The Fidget Spinner Is Not Dangerous
Another day, another insane interpretation of an inoffensive random thing along political lines.
The New Yorker recently published an article called “The Fidget Spinner is the Perfect Toy for the Trump Presidency” and the logic, if it’s not supposed to be totally tongue in cheek, is crazy. I’ll let the writer, Ms. Rebecca Mead, speak for herself:
“The fidget spinner, it could be argued, is the perfect toy for the age of Trump. Unlike the Tamagotchi, it does not encourage its owner to take anyone else’s feelings or needs into account. Rather, it enables and even encourages the setting of one’s own interests above everyone else’s. It induces solipsism, selfishness, and outright rudeness. It does not, as the Rubik’s Cube does, reward higher-level intellection. Rather, it encourages the abdication of thought, and promotes a proliferation of mindlessness, and it does so at a historical moment when the President has proved himself to be pathologically prone to distraction and incapable of formulating a coherent idea.”
The fidget spinner, for those who are unaware, is a small device designed to help children with ADHD that has recently become a faddish pocket accessory for Instagram people. Its only function is to spin, and the combined addictiveness and ultimate pointlessness of the object has made it kind of the perfect meme toy; equal parts hated and loved for pretty much the same reasons.
There are lots of things to say about the fidget spinner, some of thing negative, but I’m pretty confident that it is nowhere near as nefarious as Rebecca Mead presumes it to be.
First of all, a toy like the fidget spinner is not without precedent. A stress ball is an even less complex version of the fidget spinner, as is that spiky board thing from our youths. Society has always been awash with semi-pointless objects, and the fact that one is becoming temporarily popular should not be any cause for alarm.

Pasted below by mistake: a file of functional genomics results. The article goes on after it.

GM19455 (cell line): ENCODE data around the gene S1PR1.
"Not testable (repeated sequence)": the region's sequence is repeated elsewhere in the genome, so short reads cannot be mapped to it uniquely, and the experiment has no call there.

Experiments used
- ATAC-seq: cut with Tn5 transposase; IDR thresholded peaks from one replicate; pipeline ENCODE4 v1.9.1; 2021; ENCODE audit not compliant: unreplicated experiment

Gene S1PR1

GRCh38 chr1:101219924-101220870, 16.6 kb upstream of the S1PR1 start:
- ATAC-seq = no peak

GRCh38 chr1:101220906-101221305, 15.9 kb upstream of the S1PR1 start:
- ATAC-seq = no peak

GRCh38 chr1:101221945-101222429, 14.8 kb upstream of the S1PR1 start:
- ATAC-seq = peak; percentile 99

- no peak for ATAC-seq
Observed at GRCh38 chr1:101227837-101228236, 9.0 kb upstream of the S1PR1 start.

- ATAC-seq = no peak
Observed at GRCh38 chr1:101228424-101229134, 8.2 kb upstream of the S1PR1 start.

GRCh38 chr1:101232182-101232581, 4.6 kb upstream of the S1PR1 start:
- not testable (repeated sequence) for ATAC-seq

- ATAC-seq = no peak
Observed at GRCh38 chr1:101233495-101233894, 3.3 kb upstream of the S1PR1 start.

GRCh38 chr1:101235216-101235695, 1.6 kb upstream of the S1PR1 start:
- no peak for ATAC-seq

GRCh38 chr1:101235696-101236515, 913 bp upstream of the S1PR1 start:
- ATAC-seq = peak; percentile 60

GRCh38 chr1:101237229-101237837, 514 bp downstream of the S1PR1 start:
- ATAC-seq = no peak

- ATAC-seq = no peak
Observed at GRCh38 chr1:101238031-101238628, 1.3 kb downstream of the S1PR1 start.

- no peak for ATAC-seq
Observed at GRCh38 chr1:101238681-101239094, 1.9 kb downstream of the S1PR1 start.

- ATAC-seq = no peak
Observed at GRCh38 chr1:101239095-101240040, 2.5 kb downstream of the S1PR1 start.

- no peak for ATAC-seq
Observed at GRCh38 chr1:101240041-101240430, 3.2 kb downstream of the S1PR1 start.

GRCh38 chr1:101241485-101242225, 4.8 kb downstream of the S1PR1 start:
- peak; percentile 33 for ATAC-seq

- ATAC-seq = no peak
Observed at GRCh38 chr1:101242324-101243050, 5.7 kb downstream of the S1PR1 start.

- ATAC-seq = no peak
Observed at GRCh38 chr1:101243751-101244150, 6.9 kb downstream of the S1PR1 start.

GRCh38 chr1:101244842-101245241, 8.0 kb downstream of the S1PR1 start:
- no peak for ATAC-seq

Second, I’m sure a lot of liberal Buzzfeed people fucking love the fidget spinner. It’s not some kind of mind-stunting redneck amulet that is linked, culturally, in any way to Trump supporters. It’s not relevant to conservatism, nor is it relevant to political parties, nor is it basically relevant in any way outside of its ubiquity (which is mostly illusory anyway).
Also, the fidget spinner does not do literally any of the things that Ms. Mead says it does. Induces solipsism, selfishness, and outright rudeness? What the fuck is she talking about? I seriously doubt that anybody has ever been prompted to “rudeness” out of playing with a fidget spinner. I cannot imagine that scenario at all. Would that be ignoring your friend by just staring at the spinner instead? Because that’s not how the toy works; if it doesn’t require any intellectual attention, as Mead states, then it can’t be captivating enough to completely block out the world like that. And contrary to what she implies, the spinner is designed to make people less distracted; you play with the spinner to reduce the mind-noise that would normally divert you to, say, your phone, which is a way worse distraction than the fidget spinner has the potential to be, and predates President Trump by a long, long time.
Also, what about something like transcendental meditation? I’m sure Mead wouldn’t say that mantras are some kind of mental roadblock, despite the fact that TM is designed to promote “an abdication of thought” and “proliferation of mindlessness”. Meditation is really just a means of uncluttering your mind in the exact same way that the fidget spinner is. There’s no difference at all, the fidget spinner just doesn’t have the same kind of mystic vibe since it’s used primarily by 12-year-olds.
The fact of the matter is, Rebecca Mead has written a cartoon of an essay, and pretty much demonstrated in a nutshell why most people do not take intellectuals seriously. The fidget spinner is such an inane foundation for a political rant that it makes liberal people look crazy, like conspiracy theorists sniffing around innocuous garbage looking for clues on the nature of our “cultural decline” that are never there. Articles like this delegitimize such opinions by obsessing over frivolous, barely relevant issues and trying to build an unsubstantiated point on them, rather than taking some kind of grounded, non-fear-mongering stance that has at least some elements of seriousness. Mead’s piece is not a serious at all, but it’s in the New Yorker and it’s not satire (as far as I can tell), and therefore, it’s basically clickbait but in the fancy “Cultural Comment” section of a famous magazine. If we’re playing “spot the cultural trend that is making everybody stupid”, I think I might know of a better target than the fidget spinner.